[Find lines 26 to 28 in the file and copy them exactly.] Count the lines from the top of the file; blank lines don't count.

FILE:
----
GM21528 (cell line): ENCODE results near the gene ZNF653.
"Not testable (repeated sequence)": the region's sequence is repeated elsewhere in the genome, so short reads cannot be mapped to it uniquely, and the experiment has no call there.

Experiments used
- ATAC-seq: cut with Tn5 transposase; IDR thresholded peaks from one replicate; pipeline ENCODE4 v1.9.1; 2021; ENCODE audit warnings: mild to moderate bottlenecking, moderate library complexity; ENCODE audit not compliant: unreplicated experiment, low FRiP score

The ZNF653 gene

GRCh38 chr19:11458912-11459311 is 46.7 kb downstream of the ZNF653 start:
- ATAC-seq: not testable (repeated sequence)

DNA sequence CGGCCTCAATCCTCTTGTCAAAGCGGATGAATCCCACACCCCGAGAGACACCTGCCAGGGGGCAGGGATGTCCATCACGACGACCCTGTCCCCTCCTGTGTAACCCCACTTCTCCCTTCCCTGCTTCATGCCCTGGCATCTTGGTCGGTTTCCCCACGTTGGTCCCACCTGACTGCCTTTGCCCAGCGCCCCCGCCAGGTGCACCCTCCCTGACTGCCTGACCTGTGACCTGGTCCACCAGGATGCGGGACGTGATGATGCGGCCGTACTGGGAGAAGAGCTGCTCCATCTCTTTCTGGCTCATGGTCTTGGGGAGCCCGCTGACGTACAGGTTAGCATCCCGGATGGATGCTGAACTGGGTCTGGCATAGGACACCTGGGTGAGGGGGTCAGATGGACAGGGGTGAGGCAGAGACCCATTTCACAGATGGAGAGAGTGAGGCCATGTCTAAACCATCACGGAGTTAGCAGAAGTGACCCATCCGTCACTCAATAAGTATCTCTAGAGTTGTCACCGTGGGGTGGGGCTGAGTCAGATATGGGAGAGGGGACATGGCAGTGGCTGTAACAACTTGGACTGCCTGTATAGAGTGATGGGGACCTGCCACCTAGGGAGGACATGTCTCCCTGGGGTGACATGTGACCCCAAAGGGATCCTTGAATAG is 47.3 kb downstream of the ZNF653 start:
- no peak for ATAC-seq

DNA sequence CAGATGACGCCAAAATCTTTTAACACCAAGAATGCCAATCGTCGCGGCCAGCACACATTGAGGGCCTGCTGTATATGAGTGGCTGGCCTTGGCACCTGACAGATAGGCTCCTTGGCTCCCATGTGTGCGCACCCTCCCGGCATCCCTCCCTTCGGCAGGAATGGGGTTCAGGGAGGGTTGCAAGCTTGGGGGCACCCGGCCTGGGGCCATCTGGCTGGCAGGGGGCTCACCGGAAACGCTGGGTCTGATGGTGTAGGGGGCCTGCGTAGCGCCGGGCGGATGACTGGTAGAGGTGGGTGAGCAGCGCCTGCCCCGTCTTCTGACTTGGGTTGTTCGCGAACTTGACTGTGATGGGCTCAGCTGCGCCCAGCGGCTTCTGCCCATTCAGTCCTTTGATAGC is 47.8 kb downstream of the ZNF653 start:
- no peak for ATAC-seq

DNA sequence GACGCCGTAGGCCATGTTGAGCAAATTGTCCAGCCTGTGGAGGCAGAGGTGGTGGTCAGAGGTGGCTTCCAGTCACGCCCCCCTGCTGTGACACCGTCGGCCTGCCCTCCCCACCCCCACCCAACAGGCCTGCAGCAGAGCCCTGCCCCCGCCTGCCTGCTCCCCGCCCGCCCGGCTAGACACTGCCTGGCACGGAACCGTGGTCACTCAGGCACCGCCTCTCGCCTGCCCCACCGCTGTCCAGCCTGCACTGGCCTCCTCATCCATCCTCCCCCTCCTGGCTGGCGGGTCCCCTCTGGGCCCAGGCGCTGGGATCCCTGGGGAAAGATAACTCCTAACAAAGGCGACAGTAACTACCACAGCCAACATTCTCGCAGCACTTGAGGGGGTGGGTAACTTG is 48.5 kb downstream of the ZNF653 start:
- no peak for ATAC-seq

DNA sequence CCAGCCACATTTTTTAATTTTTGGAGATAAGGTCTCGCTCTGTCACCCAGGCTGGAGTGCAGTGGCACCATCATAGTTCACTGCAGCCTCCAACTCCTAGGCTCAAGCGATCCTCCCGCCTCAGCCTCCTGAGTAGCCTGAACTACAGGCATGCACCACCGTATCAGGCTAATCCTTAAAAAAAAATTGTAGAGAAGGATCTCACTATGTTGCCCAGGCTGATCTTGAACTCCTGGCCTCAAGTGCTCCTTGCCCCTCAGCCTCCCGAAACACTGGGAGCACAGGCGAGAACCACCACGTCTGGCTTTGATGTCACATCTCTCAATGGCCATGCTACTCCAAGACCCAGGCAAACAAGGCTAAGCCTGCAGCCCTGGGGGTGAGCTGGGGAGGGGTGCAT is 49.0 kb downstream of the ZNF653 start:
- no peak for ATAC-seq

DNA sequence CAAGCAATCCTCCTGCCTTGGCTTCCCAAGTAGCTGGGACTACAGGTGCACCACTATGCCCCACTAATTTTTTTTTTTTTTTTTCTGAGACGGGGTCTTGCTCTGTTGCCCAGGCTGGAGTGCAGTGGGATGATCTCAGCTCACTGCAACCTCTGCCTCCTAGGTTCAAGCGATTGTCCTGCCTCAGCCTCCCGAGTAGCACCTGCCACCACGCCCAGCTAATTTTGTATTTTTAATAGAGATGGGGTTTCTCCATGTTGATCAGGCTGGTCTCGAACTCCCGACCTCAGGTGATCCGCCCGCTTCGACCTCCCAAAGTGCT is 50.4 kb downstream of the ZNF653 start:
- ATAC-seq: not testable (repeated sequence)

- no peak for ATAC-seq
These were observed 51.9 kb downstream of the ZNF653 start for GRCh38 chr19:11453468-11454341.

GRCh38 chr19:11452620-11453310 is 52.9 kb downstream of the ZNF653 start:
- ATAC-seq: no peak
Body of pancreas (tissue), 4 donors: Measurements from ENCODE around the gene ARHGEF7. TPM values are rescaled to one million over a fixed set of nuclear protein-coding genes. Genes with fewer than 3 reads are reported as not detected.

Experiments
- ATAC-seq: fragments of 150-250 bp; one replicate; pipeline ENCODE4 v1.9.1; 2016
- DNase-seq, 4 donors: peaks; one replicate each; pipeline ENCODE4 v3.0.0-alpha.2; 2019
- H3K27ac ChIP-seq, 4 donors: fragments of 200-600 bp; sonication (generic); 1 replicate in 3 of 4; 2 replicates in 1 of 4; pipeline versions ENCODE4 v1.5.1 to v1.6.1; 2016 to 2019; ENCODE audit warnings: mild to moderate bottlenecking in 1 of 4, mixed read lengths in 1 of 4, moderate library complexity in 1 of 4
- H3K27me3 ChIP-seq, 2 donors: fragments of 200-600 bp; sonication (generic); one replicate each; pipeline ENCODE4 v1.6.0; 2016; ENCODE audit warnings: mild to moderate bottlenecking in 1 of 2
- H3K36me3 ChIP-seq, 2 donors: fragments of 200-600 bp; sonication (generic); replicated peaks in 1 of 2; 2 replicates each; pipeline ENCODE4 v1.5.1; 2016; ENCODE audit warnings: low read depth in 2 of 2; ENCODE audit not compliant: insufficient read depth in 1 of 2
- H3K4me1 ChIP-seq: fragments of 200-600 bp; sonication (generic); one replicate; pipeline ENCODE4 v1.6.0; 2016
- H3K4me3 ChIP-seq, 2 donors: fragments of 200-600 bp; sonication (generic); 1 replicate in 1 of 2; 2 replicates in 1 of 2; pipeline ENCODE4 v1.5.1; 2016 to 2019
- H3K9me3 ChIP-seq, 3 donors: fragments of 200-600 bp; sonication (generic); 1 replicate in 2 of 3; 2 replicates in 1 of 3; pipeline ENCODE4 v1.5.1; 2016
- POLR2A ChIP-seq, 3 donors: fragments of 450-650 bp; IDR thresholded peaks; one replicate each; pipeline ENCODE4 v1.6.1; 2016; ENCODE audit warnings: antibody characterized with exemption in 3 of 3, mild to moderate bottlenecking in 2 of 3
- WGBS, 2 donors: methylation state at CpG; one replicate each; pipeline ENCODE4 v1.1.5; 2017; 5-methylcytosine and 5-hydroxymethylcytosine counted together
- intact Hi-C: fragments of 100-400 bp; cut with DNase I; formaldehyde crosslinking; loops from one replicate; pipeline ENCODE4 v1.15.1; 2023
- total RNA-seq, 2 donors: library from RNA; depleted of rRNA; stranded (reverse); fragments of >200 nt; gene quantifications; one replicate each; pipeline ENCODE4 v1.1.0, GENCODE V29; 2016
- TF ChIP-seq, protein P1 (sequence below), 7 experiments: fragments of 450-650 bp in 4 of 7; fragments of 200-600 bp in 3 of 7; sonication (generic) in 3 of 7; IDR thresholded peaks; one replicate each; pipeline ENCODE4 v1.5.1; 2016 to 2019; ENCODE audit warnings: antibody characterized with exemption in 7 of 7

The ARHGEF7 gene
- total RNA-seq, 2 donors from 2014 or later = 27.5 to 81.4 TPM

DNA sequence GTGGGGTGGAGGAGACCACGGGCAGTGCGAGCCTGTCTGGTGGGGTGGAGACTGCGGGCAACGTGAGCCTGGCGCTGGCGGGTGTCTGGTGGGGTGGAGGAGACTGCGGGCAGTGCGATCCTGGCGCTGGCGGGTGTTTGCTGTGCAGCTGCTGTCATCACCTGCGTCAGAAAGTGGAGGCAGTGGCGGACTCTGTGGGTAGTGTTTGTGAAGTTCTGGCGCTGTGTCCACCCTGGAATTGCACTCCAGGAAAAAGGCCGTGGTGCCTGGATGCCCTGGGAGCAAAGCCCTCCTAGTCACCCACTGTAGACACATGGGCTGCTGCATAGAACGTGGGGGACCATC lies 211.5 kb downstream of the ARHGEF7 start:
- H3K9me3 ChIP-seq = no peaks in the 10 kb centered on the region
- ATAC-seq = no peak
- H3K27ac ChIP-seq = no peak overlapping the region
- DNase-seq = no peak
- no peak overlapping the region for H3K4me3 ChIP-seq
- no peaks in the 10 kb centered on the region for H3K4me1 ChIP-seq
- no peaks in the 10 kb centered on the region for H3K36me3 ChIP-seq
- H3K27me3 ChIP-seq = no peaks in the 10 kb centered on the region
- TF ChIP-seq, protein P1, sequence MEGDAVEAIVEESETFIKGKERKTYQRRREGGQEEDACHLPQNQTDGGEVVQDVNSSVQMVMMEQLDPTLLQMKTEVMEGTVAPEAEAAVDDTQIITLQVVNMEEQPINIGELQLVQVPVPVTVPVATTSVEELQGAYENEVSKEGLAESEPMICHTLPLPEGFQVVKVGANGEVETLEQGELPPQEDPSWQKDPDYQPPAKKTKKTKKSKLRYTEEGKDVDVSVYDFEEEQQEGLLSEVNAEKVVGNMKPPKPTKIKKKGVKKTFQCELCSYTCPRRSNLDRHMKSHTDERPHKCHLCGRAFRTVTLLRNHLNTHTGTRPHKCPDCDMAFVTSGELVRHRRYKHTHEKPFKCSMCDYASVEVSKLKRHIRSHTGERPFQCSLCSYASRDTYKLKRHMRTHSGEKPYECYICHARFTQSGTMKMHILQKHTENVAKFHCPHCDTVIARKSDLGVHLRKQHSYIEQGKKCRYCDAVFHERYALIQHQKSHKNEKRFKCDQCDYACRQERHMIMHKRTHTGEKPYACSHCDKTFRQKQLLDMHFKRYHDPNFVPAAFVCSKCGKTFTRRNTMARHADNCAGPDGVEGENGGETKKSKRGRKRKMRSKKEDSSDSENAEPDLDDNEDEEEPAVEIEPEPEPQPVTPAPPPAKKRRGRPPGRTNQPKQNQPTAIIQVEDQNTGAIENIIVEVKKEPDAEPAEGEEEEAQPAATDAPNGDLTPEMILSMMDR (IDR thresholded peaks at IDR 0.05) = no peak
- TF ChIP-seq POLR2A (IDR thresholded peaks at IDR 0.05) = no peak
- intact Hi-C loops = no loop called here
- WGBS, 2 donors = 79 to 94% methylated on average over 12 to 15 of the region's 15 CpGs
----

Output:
- H3K27ac ChIP-seq, 4 donors: fragments of 200-600 bp; sonication (generic); 1 replicate in 3 of 4; 2 replicates in 1 of 4; pipeline versions ENCODE4 v1.5.1 to v1.6.1; 2016 to 2019; ENCODE audit warnings: mild to moderate bottlenecking in 1 of 4, mixed read lengths in 1 of 4, moderate library complexity in 1 of 4
- H3K27me3 ChIP-seq, 2 donors: fragments of 200-600 bp; sonication (generic); one replicate each; pipeline ENCODE4 v1.6.0; 2016; ENCODE audit warnings: mild to moderate bottlenecking in 1 of 2
- H3K36me3 ChIP-seq, 2 donors: fragments of 200-600 bp; sonication (generic); replicated peaks in 1 of 2; 2 replicates each; pipeline ENCODE4 v1.5.1; 2016; ENCODE audit warnings: low read depth in 2 of 2; ENCODE audit not compliant: insufficient read depth in 1 of 2